We all must travel our own path through life. The reason a couple doesn’t have children is a personal one. And just like you said…what business is that of ours?

    Good post.

    • IrisD Says:

      I’ve told people before that we weren’t interested in having kids. In response one friend asked what the purpose was in being married. :/

  3. loribeth Says:

    Amen to that last sentence!

  4. IrisD Says:

    Long, long, long, long ago (in my defense I was in my late teens), I asked a significantly (for me at the time anyways) older couple (in their 30s) when they were planning to have kids. I also asked a friend who had gone through failed IVFs if she considered adoption. Don’t get me wrong, I think adoption is a great outcome, and always thought positively about it. But, obviously any couple who wants kids and has not been able to have them has thought of adoption and decided it is either for them to try or that it is just not for them. I knew several couples that really did not want to have children, and so when I was a bit older, I stopped asking couples “when” they were going to have children. I sometimes assumed that maybe they didn’t want any. As I met people who had gone through IF, I knew some perhaps couldn’t have children and it was not a good thing to ask childless couples, just in case. This was all waaaayyyy before I realized that we could not have kids, and so I am soooo surprised that there are so many adults out there that simply have not had the life experience to stop asking private questions of this nature.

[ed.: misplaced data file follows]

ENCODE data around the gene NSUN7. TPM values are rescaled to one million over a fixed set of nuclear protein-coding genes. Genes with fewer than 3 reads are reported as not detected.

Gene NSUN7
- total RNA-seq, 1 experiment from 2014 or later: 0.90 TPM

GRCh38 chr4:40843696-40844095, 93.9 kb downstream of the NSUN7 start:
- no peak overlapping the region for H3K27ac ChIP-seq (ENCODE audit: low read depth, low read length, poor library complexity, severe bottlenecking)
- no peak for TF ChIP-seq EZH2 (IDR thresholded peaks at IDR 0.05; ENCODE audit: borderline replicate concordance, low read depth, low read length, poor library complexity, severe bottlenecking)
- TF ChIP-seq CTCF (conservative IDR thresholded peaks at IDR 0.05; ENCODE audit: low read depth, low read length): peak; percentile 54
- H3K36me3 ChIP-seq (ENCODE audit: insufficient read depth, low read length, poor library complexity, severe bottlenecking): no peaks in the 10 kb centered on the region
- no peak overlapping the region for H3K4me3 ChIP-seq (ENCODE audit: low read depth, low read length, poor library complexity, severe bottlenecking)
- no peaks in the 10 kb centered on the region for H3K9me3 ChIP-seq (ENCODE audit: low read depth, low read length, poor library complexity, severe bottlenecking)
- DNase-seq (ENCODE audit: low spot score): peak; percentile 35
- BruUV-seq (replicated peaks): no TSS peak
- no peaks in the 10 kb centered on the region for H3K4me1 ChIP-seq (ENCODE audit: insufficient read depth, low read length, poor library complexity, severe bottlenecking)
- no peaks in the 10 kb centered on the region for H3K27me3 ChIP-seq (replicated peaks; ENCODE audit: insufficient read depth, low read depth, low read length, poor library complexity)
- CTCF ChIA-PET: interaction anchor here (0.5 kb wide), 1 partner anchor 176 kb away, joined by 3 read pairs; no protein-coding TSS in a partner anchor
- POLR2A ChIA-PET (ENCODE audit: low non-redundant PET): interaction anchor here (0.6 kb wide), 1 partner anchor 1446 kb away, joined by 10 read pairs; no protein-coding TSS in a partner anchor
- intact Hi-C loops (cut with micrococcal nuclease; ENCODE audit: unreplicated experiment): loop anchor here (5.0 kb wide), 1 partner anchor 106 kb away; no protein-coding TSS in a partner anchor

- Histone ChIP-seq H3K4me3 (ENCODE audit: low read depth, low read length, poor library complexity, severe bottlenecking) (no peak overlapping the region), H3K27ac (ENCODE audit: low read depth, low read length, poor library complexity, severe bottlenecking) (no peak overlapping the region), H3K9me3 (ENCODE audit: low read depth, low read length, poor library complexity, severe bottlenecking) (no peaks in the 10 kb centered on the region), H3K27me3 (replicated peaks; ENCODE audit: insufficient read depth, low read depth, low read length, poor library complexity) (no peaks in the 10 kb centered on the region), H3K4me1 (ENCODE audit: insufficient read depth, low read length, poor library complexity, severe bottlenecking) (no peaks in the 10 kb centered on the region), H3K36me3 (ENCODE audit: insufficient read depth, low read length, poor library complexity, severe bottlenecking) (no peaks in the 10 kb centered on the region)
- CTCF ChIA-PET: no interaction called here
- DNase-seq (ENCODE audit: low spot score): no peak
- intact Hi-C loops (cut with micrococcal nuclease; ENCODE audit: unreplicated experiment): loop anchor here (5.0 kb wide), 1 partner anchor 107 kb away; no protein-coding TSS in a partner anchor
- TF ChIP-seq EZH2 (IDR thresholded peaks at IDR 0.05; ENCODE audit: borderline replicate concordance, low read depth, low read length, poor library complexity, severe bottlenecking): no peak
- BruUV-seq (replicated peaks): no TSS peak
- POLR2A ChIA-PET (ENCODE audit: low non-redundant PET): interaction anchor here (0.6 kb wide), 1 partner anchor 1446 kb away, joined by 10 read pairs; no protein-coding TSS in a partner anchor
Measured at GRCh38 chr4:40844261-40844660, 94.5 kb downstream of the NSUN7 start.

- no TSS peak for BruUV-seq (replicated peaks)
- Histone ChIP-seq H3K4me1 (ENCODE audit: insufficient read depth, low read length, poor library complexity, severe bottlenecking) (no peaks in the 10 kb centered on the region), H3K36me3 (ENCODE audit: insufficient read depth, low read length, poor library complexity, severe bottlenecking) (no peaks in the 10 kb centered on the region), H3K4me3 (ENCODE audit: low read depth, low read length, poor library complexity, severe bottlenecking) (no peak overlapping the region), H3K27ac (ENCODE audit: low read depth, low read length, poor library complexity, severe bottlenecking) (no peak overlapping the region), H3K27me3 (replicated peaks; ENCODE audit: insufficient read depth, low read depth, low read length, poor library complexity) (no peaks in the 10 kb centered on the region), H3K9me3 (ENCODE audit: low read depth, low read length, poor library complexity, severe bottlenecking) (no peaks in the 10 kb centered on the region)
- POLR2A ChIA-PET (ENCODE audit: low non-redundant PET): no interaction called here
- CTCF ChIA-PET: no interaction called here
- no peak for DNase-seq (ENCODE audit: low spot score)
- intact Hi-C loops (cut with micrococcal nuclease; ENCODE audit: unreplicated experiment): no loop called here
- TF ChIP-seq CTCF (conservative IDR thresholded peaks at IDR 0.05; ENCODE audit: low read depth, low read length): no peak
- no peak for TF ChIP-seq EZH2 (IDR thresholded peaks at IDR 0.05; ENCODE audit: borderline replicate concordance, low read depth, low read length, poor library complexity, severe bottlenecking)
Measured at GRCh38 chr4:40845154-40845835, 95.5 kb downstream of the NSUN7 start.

5. Maria Says:

    I also am so glad to see the man’s perspective. I recall make a stupid similar inquiry to a colleague at work when I was single and in my 20s. I found out later he could not have children and his wife left him because of it. I felt terrible and it was a learning experience from me. Fast forward 10 years to my diagnosis, and I could now totally understand the look on his face when I made that comment. It changed me but I agree with IrisD when I say I don’t understand how other people older than me have never had this life experience and continue to make the same stupid, hurtful comments. Anyway, when I have gotten these comments, I must admit, my responses were similar, e.g. kids don’t suit our lifestyle (which was often rebutted with comments like I don’t know what I’m missing out one (yes I do)); we’re having so much fun we forgot to have children (rebutted with looks of pity). When you get these comments and you’re not ready, it’s easy to say anything other than the truth.

    • ivfmale Says: